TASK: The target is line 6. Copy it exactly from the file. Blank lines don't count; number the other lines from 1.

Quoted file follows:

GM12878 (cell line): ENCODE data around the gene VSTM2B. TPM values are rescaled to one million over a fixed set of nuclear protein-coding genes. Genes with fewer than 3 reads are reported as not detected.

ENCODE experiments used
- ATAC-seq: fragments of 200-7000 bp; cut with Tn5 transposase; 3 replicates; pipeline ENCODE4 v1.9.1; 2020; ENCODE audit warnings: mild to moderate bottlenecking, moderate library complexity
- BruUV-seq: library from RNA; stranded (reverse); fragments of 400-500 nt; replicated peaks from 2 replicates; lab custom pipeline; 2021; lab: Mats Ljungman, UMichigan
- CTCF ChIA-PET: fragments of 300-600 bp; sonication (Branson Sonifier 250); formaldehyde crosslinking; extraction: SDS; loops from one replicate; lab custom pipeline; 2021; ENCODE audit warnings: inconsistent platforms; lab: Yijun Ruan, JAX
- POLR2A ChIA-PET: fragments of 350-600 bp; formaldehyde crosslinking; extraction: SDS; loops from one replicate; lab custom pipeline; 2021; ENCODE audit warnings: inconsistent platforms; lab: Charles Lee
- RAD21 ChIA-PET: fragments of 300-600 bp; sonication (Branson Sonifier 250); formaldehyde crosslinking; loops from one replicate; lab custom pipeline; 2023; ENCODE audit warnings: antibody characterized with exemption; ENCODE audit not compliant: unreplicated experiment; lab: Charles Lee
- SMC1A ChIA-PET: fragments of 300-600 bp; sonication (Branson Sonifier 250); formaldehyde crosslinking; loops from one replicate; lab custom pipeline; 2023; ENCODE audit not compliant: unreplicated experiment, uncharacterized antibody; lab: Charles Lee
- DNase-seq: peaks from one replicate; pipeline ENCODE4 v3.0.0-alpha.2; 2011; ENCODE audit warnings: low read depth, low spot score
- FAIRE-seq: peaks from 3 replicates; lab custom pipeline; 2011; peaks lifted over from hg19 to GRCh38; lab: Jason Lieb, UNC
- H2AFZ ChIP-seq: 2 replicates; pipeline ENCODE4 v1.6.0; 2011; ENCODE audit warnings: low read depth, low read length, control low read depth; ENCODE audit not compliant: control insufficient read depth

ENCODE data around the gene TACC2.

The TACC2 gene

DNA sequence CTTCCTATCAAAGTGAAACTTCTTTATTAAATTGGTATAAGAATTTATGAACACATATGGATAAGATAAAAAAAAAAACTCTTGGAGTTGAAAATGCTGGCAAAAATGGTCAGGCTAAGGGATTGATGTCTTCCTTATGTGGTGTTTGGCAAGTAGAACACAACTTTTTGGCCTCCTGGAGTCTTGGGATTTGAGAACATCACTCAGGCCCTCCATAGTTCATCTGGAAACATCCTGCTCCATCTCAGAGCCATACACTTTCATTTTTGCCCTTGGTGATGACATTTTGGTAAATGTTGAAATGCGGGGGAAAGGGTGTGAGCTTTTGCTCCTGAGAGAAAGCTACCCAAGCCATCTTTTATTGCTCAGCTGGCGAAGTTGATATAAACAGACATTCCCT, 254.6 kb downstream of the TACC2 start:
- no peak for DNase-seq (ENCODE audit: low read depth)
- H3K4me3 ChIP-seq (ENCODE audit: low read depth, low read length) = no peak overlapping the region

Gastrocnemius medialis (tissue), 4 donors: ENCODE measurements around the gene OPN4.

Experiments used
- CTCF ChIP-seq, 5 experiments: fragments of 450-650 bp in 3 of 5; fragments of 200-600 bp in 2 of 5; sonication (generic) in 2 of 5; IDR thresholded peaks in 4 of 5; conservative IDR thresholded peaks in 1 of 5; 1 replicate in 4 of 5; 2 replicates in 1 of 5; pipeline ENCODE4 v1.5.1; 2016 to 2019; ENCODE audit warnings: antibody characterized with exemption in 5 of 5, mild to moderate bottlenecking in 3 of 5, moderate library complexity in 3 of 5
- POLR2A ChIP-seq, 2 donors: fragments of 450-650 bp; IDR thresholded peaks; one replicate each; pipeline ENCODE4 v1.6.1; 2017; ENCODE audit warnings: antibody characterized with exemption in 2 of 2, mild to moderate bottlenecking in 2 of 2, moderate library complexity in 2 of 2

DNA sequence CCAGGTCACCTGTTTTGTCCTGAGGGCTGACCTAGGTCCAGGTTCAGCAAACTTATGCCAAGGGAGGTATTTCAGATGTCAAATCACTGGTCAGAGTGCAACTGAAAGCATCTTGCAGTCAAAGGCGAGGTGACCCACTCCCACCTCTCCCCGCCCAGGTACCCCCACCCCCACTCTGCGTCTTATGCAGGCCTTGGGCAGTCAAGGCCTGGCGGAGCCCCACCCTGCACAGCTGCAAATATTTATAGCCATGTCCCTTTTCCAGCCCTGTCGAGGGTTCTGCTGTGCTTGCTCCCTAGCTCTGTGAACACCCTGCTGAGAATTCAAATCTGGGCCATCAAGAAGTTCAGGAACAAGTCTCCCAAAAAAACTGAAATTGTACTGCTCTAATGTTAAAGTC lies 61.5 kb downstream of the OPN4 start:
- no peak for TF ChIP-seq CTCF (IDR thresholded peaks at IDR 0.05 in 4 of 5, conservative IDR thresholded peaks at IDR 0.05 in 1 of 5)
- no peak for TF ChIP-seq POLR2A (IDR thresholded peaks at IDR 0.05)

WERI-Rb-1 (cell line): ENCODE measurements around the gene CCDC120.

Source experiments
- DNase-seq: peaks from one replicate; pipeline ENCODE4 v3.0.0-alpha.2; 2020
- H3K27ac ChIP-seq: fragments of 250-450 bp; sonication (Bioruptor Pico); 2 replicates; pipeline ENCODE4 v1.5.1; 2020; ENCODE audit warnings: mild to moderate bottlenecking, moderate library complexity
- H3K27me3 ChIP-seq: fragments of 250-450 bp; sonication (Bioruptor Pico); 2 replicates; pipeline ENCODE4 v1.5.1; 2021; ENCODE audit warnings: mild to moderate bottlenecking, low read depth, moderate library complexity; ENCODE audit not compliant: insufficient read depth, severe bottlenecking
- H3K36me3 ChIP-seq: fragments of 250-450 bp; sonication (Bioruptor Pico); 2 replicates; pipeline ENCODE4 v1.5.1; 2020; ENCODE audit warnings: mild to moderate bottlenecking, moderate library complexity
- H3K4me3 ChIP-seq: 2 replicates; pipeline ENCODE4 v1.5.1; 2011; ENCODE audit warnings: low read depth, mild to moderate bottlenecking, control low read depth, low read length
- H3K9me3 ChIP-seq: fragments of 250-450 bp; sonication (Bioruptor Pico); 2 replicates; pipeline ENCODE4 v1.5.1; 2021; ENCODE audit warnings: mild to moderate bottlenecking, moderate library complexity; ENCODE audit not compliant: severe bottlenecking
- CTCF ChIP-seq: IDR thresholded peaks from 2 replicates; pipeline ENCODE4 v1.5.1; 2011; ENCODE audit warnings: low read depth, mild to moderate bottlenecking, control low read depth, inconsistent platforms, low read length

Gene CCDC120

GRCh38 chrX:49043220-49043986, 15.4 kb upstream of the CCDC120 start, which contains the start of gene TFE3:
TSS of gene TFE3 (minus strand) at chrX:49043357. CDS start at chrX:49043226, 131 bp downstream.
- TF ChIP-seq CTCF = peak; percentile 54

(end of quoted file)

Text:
- POLR2A ChIA-PET: fragments of 350-600 bp; formaldehyde crosslinking; extraction: SDS; loops from one replicate; lab custom pipeline; 2021; ENCODE audit warnings: inconsistent platforms; lab: Charles Lee